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Rule 5 pick Cordoba hits 1st MLB homer

MLB.com @AJCassavell

ATLANTA -- Everywhere he goes, Allen Cordoba hits. Two weeks into the 2017 season, that list now includes the big leagues.

Cordoba -- a 21-year-old Rule 5 Draft pick who had never played above Rookie ball before this year -- notched his first career home run on Monday night, a solo shot in the seventh inning of the Padres' 5-4 walk-off loss to the Braves at SunTrust Park. The pinch-hit blast came off Braves left-hander Jaime Garcia and sparked a late rally that ultimately fell short.

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ATLANTA -- Everywhere he goes, Allen Cordoba hits. Two weeks into the 2017 season, that list now includes the big leagues.

Cordoba -- a 21-year-old Rule 5 Draft pick who had never played above Rookie ball before this year -- notched his first career home run on Monday night, a solo shot in the seventh inning of the Padres' 5-4 walk-off loss to the Braves at SunTrust Park. The pinch-hit blast came off Braves left-hander Jaime Garcia and sparked a late rally that ultimately fell short.

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According to Statcast™, the ball left the bat at 104 mph with a laugh angle of 25 degrees and landed an estimated 397 feet from home plate.

"It's something really special," Cordoba said through a team interpreter. "It's just, 'Wow.' I don't even really know what to say."

In 14 plate appearances this year, Cordoba has five hits and two walks. That's quite the start for a player facing Major League-caliber pitching for the first time.

Cordoba's homer on Monday earned him the silent treatment in the Padres' dugout, where he gave air high-fives in the direction of his teammates before ultimately being mobbed.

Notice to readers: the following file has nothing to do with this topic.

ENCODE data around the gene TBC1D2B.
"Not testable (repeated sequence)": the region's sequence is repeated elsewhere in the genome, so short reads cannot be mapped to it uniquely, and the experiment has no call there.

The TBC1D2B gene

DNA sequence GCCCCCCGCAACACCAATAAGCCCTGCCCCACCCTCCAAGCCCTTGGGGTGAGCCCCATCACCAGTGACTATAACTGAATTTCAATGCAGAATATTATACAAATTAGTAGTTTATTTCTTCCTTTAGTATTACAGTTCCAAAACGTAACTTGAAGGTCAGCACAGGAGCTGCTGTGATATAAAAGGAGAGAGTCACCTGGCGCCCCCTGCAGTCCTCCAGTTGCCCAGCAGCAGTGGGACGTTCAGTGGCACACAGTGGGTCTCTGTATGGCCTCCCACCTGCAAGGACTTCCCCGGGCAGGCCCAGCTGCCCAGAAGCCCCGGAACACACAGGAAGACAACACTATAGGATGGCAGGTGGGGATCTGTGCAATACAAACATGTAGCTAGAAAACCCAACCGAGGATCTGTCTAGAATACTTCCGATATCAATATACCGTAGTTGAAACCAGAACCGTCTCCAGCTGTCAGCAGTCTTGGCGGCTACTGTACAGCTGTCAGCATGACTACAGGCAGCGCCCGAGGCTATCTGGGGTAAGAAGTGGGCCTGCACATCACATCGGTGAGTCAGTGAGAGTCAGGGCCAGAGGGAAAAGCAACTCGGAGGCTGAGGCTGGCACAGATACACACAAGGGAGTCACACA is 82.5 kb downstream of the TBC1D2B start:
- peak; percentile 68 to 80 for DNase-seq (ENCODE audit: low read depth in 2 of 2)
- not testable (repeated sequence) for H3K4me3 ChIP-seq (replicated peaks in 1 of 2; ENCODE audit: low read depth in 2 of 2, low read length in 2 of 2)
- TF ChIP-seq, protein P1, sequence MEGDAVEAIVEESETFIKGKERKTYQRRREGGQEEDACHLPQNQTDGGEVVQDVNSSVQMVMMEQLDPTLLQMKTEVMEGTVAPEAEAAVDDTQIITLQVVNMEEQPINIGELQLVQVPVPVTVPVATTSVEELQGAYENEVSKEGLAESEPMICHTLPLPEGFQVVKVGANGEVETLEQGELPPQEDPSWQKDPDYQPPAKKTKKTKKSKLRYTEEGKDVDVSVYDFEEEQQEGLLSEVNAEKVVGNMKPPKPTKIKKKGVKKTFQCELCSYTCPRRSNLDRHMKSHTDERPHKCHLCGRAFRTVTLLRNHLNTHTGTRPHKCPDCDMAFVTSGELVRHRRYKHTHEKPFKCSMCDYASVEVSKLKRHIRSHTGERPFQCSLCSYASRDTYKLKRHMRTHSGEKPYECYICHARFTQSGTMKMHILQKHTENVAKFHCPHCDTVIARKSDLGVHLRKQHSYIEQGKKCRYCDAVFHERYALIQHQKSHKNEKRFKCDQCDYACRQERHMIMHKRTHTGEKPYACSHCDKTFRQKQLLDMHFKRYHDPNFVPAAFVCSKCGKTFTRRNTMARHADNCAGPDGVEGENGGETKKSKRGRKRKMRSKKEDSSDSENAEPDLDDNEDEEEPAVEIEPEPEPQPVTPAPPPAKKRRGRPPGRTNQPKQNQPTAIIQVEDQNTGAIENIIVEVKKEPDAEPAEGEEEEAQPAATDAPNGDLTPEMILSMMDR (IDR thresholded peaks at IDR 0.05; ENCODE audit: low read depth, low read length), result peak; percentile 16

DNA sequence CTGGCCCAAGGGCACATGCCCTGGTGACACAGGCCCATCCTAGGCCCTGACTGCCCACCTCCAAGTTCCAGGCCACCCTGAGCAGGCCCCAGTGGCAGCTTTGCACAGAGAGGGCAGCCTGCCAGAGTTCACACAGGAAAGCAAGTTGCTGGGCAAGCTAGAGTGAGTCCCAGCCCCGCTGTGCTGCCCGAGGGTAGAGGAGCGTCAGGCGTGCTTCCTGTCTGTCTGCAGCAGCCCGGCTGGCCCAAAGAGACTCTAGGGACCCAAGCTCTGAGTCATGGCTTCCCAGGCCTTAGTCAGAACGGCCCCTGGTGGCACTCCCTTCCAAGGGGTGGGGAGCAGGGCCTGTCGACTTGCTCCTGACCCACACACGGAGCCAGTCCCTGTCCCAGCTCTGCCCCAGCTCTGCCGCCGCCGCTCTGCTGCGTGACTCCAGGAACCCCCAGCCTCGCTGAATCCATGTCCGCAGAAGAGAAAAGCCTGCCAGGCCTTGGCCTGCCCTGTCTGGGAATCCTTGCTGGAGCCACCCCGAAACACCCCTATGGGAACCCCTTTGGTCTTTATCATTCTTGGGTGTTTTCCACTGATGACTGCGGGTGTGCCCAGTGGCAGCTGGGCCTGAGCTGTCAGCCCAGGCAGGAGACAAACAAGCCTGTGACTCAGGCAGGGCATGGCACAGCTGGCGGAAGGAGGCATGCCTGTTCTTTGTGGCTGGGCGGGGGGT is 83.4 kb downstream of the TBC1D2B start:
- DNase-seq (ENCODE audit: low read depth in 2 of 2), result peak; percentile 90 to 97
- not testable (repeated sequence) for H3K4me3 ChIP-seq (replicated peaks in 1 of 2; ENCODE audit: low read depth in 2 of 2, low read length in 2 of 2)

Tweet from @Padres: First Major League home run calls for the silent treatment... pic.twitter.com/AeN70hAHJP

But make no mistake, Cordoba has endeared himself to his teammates.

"It's special," Padres catcher Austin Hedges said. "We've got a lot of young guys, and they're proving themselves up here, which is awesome. They're proving that they belong."

Cordoba noted the significance of hitting his first Major League home run off Garcia, who was very involved in helping the young Latin players when they were both in the Cardinals' organization.

"He was a really good example there," Cordoba said. "He would always come down to the Minor Leagues, and he would take the majority of the Latino guys out to eat. He was always very giving, very gracious. He would take us to mass on Sundays. He was always trying to help out, give advice, and we would ask him questions. I have a lot of respect for him for that."

When the Padres selected Cordoba in the Rule 5 Draft, there were plenty of questions surrounding whether they'd be able to keep a player with so little experience on the big league roster. If they don't, he'd be offered back to the Cardinals, per the stipulations of the Rule 5 Draft.

Cordoba, who is coming off back-to-back batting titles in St. Louis' system, has already done his best to answer those questions.

"I don't think in any way, shape or form has he been overmatched," Padres manager Andy Green said. "They've been very competitive at-bats."

Green was quick to note Cordoba's plate discipline. In 220 plate appearances for Johnson City last season, he walked 21 times, compared with just 19 strikeouts. As Green noted, "10-percent walk rate and a 9-percent K rate -- that's a guy that sees the baseball well, I don't care what level."

Before Monday's game, Cordoba actually touted the benefits of facing big league pitchers, who are constantly in the strike zone (unlike some Rookie-ball pitchers he faced). He said he hasn't had to make any drastic changes for the improved quality of pitchers he's facing.

"I haven't focused too much on who's out there on the mound," Cordoba said. "I just want to be prepared and have a good at-bat. That's my biggest focus."

AJ Cassavell covers the Padres for MLB.com. Follow him on Twitter @ajcassavell.

San Diego Padres, Allen Cordoba